New trial finds arthritis drug no better than standard care for severe covid-19
Adding the arthritis drug tocilizumab to standard care for patients in hospital with severe or critical covid-19 is no better than standard care alone in improving clinical outcomes at 15 days, finds a new trial published by The BMJ today. (2021-01-20)

Primary care plays key role in managing COVID-19 in three Asian cities
Despite having some of the densest living spaces and the highest number of international visitors, Hong Kong, Singapore, and Beijing have utilized their respective primary health care systems to keep their COVID-19 cases and deaths relatively low. (2021-01-12)

Use of telehealth jumped as pandemic shutdown began
As the pandemic shutdown occurred, emergency regulations were enacted to promote the use of telehealth. A new study finds that use of telehealth jumped sharply during the first months of the coronavirus pandemic shutdown, with the approach being used more often for behavioral health services than for medical care. (2021-01-11)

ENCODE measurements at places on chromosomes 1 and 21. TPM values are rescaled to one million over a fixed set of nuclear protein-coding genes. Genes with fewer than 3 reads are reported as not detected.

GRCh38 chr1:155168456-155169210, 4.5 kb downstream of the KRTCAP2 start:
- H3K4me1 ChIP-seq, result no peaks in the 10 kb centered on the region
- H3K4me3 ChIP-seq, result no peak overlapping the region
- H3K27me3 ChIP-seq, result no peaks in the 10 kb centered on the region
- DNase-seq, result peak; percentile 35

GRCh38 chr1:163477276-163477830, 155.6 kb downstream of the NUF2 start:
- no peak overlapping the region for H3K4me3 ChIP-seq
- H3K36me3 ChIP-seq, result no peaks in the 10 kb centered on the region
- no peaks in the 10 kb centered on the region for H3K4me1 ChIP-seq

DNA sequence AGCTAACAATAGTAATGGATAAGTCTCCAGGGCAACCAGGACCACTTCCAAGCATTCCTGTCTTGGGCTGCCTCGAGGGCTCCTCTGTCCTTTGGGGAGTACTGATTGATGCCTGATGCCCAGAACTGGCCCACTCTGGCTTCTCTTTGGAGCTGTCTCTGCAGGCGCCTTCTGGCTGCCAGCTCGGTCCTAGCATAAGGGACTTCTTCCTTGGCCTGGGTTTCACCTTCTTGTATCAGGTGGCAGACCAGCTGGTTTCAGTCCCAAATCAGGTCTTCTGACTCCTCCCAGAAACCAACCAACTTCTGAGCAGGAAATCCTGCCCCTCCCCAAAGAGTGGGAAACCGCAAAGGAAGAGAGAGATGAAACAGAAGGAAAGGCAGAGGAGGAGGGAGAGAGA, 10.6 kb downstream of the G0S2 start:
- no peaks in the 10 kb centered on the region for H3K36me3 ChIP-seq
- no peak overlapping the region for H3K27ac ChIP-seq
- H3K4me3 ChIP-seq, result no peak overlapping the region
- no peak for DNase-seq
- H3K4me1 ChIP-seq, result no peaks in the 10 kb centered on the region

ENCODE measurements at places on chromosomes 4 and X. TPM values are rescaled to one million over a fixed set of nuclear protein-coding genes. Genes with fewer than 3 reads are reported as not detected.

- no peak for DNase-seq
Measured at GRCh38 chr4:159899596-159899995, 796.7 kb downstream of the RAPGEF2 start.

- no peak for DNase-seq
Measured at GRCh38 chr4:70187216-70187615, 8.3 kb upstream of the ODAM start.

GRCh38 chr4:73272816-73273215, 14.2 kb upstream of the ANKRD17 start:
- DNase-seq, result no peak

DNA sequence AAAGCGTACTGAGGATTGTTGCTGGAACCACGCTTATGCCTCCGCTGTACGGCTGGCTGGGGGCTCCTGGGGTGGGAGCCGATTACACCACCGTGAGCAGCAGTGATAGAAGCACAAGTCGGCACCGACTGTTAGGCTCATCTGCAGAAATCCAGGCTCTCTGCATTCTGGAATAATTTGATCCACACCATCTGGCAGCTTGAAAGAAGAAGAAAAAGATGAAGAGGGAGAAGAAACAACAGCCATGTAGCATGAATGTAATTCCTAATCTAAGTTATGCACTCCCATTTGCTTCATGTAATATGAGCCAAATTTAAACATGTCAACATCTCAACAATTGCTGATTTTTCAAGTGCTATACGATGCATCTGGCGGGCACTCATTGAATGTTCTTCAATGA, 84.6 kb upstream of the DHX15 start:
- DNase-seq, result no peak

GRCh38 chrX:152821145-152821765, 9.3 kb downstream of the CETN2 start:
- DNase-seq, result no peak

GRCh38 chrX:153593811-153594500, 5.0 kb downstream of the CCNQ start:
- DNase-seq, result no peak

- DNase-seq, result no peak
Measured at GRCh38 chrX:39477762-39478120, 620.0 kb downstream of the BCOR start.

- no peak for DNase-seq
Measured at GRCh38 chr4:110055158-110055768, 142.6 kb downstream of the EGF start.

Why COVID-19 pneumonia lasts longer, causes more damage than typical pneumonia
COVID pneumonia is significantly different from pneumonia caused by other causes, reports a new study in Nature. It shows how hijacks the lungs' own immune cells and uses them to spread across the lung over weeks. The infection leaves damage in its wake and fuels the fever, low blood pressure and damage to the kidneys, brain, heart and other organs in patients with COVID-19. Scientists discovered a target for treating COVID pneumonia and a clinical trial is underway at Northwestern. (2021-01-11)

Large study finds higher burden of acute brain dysfunction for COVID-19 ICU patients
COVID-19 patients admitted to intensive care in the early months of the pandemic were subject to a significantly higher burden of delirium and coma than is typically found in patients with acute respiratory failure. Choice of sedative medications and curbs on family visitation played a role in increasing acute brain dysfunction for these patients. (2021-01-08)